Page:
Becoming a caregiver is both predictable and unexpected. It’s something you may have foreseen a future need for (as is often the case with parents or grandparents), but couldn’t have been fully ready for it when the time came. Sometimes it comes completely out of nowhere – a stroke, injury, or diagnosis creates a sudden and immediate need for care. Either way, it creates a new role for you and a sudden need to reshuffle the balance of life. As you learn, adjust, and start to cope with the reality and “new normal” of the situation, it’s important to remember the IRS of Caregiving: Information, Respite, and Support.
In a recent and informative podcast episode, the Family Caregiver Alliance (FCA) explored the IRS of Caregiving. Check it out by clicking here. To add context to this podcast episode, we’ve provided the below statistics and information.
The IRS of Caregiving: “I” is for Information
When starting as a new caregiver, you will have a lot of questions. Things like, “What’s an advanced directive?” “Is this symptom an emergency?” or “How do I handle incontinence?”
If you’re like most family caregivers, you may feel that answers to those questions are hard to come by. This is a well-documented problem unpaid family caregivers face. This is why information needs to be a major focus of the early days of caregiving.
How family caregivers feel about access to/confidence in available information:
- Family caregivers feel “unprepared to provide care, [that they] have inadequate knowledge to deliver proper care, and [that they] receive little guidance from the formal health care providers.” (Source: NIH.gov)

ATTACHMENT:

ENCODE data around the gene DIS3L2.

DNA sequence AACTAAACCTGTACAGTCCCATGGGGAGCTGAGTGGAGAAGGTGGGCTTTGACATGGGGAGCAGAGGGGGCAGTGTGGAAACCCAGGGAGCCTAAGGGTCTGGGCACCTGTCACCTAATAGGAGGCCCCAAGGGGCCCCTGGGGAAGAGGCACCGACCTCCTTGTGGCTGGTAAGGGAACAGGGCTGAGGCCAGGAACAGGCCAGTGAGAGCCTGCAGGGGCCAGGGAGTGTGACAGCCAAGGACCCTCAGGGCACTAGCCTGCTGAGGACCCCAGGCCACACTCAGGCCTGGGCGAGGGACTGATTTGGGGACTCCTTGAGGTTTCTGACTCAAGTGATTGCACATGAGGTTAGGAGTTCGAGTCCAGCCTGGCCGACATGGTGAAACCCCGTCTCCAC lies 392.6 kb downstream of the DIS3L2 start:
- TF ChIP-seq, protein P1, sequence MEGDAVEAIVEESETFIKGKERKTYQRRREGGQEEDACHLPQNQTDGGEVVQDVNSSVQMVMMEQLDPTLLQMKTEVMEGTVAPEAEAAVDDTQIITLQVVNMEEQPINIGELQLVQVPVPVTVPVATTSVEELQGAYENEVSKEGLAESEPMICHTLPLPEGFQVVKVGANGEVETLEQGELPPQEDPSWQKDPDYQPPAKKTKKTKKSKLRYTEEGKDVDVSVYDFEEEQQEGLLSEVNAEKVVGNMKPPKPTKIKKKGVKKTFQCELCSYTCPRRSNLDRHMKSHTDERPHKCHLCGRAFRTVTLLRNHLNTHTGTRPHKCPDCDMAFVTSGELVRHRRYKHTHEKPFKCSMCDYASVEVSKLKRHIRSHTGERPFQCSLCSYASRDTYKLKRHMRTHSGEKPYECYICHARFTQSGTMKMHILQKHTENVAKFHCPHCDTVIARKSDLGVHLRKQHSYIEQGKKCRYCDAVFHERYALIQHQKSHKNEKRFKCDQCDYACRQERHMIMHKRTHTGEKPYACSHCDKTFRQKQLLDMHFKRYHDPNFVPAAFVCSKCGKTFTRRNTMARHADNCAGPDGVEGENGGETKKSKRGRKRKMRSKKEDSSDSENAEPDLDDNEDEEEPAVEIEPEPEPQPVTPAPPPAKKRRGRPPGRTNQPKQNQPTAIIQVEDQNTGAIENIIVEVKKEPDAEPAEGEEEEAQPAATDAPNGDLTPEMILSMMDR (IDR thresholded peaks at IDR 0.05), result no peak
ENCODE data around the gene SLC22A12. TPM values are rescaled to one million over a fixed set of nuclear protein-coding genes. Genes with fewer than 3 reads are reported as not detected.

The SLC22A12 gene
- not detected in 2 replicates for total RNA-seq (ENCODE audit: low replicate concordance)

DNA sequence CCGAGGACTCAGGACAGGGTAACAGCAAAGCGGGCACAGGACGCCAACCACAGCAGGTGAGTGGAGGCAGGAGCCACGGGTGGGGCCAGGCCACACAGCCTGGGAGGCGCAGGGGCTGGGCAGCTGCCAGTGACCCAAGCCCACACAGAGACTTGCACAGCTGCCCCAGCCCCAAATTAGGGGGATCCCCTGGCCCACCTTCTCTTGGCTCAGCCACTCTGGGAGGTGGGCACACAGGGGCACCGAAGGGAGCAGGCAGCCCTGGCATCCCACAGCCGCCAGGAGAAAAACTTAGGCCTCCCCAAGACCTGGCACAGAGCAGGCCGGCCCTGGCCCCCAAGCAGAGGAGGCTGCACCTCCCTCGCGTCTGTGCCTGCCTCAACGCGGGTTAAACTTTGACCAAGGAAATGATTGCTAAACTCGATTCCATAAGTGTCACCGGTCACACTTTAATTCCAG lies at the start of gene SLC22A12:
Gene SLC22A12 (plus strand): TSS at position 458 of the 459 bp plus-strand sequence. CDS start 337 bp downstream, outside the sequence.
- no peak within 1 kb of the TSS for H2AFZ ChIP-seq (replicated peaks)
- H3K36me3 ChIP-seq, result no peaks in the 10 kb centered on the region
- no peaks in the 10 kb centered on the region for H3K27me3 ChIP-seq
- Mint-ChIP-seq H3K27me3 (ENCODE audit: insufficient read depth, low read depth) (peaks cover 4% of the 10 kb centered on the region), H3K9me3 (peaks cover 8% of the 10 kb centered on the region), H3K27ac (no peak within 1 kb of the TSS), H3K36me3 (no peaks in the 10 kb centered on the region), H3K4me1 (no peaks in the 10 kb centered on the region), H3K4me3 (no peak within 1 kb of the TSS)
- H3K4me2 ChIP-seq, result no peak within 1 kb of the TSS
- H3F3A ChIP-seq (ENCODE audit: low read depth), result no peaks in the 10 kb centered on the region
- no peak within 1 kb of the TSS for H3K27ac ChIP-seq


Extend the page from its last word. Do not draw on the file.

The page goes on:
- They feel “unprepared for the complex medical and nursing tasks they were expected to perform at home for their family member.” (Source: New England Journal of Medicine)
- Family caregivers feel that they don’t know when or how to use available government, community, and other resources. (Source: NIH.gov)
The IRS of Caregiving: “R” is for Respite
As a new caregiver, it can be difficult to take time away. Often family caregivers feel guilty leaving their loved one’s side to care for themselves. But this mentality can easily lead to anxiety, depression, compassion fatigue, and burnout.
Here are some statistics to create a more holistic view of caregiving’s demands:
- 23% of caregivers report feeling unable to care for their own health.
- Caregiving is usually not short-term. It typically extends for years (according to growing data by the MIT Age Lab). It’s a marathon, not a sprint, and should be treated accordingly.
- Almost all caregivers have additional responsibilities outside of care (such as children, work, or personal health concerns as a few examples).
- Caregiving is often progressive, meaning the demands evolve and increase over time.
The IRS of Caregiving: “S” is for Support
It’s important for caregivers to find and accept the help that is available to them. You can’t and don’t need to do it alone.
Here are some places to find support:
- Friends and family who offer to help.
- Community groups such as churches and other local organizations (there are often ailment-specific organizations with resources dedicated to helping you through your experience).
- Resource centers (such as a local Caregiver Resource Center near you).
- Support groups (in-person and online).
For more in-depth information and an informative discussion on the IRS of Caregiving, check out the podcast episode linked for you here.Share this post: